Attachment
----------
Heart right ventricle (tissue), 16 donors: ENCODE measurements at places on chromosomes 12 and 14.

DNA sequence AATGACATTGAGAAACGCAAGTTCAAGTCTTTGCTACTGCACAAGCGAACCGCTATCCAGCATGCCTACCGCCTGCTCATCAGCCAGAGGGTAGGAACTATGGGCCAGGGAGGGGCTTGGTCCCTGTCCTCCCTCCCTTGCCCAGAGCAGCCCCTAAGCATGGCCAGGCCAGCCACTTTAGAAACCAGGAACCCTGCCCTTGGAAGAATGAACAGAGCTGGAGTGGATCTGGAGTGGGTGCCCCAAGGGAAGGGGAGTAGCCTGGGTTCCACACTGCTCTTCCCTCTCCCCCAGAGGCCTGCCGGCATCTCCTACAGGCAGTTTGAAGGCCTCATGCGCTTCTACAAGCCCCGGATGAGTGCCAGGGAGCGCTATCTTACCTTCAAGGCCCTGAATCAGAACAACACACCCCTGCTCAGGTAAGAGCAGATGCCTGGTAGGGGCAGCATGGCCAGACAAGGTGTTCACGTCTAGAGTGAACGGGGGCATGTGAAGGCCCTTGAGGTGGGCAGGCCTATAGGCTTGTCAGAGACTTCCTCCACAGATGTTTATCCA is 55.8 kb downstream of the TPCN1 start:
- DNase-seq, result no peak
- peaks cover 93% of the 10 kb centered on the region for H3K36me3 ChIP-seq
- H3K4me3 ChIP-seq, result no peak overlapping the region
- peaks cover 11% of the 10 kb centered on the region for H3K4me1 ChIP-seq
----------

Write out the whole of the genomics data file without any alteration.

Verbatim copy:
Heart right ventricle (tissue), 16 donors: ENCODE measurements at places on chromosomes 12 and 14.

DNA sequence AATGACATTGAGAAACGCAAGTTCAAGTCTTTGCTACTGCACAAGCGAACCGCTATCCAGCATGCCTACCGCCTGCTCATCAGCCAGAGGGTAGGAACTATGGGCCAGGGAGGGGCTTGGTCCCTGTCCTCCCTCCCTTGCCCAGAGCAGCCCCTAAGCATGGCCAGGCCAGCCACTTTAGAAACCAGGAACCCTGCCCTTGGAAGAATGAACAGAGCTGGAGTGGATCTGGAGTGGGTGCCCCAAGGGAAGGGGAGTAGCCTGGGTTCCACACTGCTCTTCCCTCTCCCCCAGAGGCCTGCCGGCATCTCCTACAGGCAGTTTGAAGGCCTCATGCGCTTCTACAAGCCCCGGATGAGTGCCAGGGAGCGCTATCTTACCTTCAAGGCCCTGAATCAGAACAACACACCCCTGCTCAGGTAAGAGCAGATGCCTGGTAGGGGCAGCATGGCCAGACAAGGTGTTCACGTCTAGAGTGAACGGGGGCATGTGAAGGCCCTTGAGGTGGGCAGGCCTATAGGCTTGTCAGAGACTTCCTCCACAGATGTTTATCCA is 55.8 kb downstream of the TPCN1 start:
- DNase-seq, result no peak
- peaks cover 93% of the 10 kb centered on the region for H3K36me3 ChIP-seq
- H3K4me3 ChIP-seq, result no peak overlapping the region
- peaks cover 11% of the 10 kb centered on the region for H3K4me1 ChIP-seq